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hmlee
July 18th, 2005, 01:10 PM
This is going to sound silly, but I can't remember how to do a vertical kick drill...uh...any help?

Seagurl51
July 18th, 2005, 01:22 PM
Get into deep water so you can't touch the bottom and kick. It's like treading water with a flutter kick. To make it harder, hold your hands out of water....the higher you go, the harder it gets.

ande
July 18th, 2005, 02:07 PM
i'm not a fan of vertical kicking
I prefer kicking a particular distance for time or on an interval

ande


Originally posted by hmlee
This is going to sound silly, but I can't remember how to do a vertical kick drill...uh...any help?

scyfreestyler
July 18th, 2005, 02:11 PM
I have never done any vertical kicking but I have been doing a lot of kicking on my back. Not for time or even on intervals, just as much as I can do. Until my legs are on fire!! I want to make certain that I can kick like mad for all of my races in September.

nkace
July 18th, 2005, 02:32 PM
Um, what is the purpose of this exactly? :confused:

Seagurl51
July 18th, 2005, 02:43 PM
Originally posted by nkace
Um, what is the purpose of this exactly? :confused:

That's a good question....never quite figured out why you wouldn't just do a kick set. Does it work a different set of muslces when you kick vertically compared to horizontal?

Rob Copeland
July 18th, 2005, 04:01 PM
Originally posted by nkace
Um, what is the purpose of this exactly? :confused:
1) Variety, swimmers and coaches get bored with just kicking up and down the pool
2) Less stress on lower back than kicking with a board
3) Can be worked much harder than regular kicking, try vertical kicking for 60 seconds while holding a tight streamline
4) Helps to get you in shape for water polo, work on that egg-beater
5) Takes up much less space in the pool
6) Looks almost as silly as water aerobics

hmlee
July 18th, 2005, 04:03 PM
I'm mainly interested because I've seen it show up in sets before to break things up (much like the on the gutter/edge push ups) and I couldn't really remember how to do it, heh.

Matthias
July 18th, 2005, 04:20 PM
Originally posted by nkace
Um, what is the purpose of this exactly? :confused:

I use it as a way to see how effectiv my kick is. If you have a poor kick, you will waste too much energy and swallow water. "Survival instincts will quickly figure out the most effective way to help you stay at the surface" (E.Hines)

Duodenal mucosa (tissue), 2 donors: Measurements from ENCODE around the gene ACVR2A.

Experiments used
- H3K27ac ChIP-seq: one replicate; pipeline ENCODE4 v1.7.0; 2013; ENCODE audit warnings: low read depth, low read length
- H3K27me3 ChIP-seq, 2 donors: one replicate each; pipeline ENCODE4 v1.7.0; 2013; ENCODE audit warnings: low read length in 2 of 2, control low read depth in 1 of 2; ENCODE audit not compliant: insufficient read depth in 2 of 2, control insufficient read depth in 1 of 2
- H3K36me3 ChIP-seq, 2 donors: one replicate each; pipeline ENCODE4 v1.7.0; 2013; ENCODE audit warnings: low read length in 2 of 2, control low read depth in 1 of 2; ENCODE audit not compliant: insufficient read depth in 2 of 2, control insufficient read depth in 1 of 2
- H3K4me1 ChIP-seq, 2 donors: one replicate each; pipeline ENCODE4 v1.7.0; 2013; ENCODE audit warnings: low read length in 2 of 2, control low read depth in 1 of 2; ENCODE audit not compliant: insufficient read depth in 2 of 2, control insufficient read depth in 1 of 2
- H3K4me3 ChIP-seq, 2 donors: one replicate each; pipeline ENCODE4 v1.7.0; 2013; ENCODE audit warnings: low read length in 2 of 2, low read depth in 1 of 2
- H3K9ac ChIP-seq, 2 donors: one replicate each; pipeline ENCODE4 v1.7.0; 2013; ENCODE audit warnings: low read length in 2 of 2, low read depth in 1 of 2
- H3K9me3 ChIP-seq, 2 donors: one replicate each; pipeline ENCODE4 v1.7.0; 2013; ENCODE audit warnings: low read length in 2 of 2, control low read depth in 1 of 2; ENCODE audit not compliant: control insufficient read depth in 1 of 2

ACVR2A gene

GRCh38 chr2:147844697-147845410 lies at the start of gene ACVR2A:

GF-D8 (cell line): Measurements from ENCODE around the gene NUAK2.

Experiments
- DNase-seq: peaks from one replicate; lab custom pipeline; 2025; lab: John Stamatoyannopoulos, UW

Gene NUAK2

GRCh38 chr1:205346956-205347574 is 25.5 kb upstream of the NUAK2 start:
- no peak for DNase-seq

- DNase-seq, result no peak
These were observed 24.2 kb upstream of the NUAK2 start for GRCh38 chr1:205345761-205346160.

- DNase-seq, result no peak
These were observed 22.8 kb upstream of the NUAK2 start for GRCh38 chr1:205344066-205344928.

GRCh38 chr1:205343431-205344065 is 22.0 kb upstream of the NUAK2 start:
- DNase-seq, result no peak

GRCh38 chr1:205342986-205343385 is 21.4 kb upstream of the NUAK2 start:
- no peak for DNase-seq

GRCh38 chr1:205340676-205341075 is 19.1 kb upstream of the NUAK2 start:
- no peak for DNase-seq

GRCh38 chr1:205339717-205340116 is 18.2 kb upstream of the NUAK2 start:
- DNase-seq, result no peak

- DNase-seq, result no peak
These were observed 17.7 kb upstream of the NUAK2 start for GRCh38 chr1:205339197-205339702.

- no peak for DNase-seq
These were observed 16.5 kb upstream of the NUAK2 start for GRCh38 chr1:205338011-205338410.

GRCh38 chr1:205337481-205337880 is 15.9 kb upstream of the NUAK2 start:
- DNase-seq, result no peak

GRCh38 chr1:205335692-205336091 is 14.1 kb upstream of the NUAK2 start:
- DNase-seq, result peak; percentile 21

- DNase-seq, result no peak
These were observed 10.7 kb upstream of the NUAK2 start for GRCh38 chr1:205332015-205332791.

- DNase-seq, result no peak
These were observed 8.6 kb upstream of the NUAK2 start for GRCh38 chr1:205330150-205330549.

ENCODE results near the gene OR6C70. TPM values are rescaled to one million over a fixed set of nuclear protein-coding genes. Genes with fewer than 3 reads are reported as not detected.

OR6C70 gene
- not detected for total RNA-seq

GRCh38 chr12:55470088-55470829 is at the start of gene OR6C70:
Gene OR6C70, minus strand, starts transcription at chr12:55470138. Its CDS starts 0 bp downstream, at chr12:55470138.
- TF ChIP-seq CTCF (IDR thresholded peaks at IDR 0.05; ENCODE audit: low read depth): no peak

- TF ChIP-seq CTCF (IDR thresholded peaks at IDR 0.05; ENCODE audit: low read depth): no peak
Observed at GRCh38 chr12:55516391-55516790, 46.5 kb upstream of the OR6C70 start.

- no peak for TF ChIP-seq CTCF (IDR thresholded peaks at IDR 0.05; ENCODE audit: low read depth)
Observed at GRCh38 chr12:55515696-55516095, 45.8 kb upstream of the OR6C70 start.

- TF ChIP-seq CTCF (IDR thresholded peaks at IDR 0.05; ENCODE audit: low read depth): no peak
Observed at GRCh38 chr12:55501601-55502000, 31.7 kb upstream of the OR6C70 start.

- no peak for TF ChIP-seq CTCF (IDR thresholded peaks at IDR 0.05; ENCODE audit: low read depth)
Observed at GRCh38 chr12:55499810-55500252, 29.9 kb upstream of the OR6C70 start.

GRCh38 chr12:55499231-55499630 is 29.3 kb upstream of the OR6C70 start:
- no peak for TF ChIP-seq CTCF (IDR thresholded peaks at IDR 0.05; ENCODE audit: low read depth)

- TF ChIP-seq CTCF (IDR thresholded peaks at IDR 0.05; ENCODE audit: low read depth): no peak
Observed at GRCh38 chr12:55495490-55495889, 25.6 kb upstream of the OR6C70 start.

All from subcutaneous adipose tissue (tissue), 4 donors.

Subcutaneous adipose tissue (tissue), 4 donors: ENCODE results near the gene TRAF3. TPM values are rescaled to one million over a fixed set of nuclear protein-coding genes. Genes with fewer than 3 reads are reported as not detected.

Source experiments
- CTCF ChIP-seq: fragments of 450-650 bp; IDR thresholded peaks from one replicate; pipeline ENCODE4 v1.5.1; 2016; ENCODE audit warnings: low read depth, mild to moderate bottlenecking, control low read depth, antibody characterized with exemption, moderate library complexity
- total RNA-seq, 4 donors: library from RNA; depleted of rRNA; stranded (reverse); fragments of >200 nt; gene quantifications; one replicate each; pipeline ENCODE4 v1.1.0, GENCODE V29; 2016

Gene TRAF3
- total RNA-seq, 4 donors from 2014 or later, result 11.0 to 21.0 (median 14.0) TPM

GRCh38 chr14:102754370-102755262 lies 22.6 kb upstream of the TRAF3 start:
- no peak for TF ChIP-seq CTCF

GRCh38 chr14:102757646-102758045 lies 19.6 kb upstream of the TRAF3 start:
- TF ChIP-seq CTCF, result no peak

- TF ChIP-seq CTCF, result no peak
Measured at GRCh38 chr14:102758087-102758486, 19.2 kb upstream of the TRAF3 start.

brgds

Matthias

Jeff Commings
July 18th, 2005, 06:02 PM
Rob's reason No. 1 is the main purpose of doing it. But for the swimmers, it's a great way to work the abs. Your ab muscles keep you vertical, especially if you're a sinker like me.

craiglll@yahoo.com
July 19th, 2005, 11:46 AM
Jeff has it right. Not only does it work your abs but it will keep your ankles soft and flexible so you don't need ot do ankle & feet flexing at nioght while you're watching tv.

Karen Duggan
July 19th, 2005, 12:14 PM
I love to do vertical kicking. We used to wear shoes and hold weights... It helped me develop a strong kick, I think. :)
It definitely broke up the workout!

craiglll@yahoo.com
July 19th, 2005, 05:48 PM
Originally posted by Karen Duggan
I love to do vertical kicking. We used to wear shoes and hold weights... It helped me develop a strong kick, I think. :)
It definitely broke up the workout!

Holds weights! That sounds like a very mean coach to me. did anyone ever go under?

Michael Heather
July 20th, 2005, 09:49 AM
Even though I am usually averse to drills, this one is a good thing to try on a regular basis. Vertical kicking keeps the workout group honest if done correctly, i.e., with hands out of water, and not near a convenient wall or bottom. It can also be a socially interactive time, if the coach has announcements to make or the swimmers just want to complain to one another (what masters do best/ most).